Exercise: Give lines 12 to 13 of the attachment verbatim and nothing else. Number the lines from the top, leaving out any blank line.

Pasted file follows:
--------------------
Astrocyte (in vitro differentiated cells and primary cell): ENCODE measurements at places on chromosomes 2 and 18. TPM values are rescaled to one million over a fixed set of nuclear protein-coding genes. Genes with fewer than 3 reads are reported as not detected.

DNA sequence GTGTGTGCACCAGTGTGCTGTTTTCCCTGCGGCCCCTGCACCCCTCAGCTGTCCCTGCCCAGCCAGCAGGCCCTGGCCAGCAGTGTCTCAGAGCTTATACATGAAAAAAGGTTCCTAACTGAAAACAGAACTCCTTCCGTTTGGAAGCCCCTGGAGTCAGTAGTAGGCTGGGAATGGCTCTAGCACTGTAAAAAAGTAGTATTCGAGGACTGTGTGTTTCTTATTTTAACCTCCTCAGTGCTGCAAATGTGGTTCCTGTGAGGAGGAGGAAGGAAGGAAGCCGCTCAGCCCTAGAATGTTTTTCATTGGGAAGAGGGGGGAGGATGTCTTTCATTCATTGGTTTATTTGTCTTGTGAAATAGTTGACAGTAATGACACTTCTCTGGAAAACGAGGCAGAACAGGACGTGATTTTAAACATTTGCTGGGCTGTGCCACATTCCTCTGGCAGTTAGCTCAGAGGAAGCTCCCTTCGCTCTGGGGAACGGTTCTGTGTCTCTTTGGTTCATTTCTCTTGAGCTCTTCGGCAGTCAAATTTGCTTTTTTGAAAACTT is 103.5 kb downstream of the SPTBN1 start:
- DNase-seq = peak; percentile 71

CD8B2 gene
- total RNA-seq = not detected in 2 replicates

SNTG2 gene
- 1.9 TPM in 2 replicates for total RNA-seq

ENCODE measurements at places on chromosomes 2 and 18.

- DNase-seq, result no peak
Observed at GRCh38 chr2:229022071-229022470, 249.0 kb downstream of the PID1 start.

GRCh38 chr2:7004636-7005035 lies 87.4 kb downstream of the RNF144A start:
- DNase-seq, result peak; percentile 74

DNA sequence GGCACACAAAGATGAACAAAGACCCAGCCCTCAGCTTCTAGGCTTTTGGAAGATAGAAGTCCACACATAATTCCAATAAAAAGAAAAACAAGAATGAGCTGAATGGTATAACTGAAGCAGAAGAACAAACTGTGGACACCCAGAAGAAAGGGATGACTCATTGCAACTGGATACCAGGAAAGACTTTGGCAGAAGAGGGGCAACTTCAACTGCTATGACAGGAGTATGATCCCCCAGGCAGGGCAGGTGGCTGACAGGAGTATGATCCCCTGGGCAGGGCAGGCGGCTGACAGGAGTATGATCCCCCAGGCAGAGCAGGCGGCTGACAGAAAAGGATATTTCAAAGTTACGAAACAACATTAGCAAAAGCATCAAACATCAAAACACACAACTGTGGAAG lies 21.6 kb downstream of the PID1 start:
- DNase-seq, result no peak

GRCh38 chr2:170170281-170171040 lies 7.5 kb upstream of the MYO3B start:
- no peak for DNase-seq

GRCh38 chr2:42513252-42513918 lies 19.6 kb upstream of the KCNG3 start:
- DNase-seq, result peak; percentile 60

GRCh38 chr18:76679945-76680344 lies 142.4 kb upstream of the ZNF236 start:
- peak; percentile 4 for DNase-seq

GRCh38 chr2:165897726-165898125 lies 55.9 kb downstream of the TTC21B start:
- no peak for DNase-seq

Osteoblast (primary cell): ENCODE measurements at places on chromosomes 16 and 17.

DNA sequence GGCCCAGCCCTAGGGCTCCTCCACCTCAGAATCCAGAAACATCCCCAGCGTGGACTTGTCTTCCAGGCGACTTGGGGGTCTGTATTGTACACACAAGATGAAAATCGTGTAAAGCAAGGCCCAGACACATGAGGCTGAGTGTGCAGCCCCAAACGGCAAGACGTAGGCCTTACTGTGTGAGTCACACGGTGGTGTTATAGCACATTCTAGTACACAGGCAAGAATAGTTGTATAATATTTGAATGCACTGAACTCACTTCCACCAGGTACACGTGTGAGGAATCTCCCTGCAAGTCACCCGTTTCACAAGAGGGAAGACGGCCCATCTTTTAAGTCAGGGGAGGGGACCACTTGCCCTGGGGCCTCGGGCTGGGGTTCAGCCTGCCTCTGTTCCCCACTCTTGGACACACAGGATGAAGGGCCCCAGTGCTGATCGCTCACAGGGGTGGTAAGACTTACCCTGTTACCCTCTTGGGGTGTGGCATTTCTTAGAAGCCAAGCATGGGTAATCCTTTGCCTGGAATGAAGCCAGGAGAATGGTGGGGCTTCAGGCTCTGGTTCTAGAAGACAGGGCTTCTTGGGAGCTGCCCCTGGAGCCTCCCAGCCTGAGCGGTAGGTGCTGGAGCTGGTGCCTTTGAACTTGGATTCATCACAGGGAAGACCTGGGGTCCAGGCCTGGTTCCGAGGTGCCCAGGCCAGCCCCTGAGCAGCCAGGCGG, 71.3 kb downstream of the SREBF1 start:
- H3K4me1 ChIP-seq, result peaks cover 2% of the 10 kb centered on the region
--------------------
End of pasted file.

- DNase-seq, result peak; percentile 74

DNA sequence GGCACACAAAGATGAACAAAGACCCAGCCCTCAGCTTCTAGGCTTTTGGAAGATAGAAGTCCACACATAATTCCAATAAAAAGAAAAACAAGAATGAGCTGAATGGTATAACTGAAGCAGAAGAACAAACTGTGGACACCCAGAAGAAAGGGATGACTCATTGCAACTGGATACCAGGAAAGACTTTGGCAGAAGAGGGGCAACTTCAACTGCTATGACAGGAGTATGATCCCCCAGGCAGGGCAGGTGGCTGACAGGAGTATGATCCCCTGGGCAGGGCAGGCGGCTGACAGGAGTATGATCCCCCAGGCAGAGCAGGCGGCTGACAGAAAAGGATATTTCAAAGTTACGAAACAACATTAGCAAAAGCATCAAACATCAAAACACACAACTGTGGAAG lies 21.6 kb downstream of the PID1 start: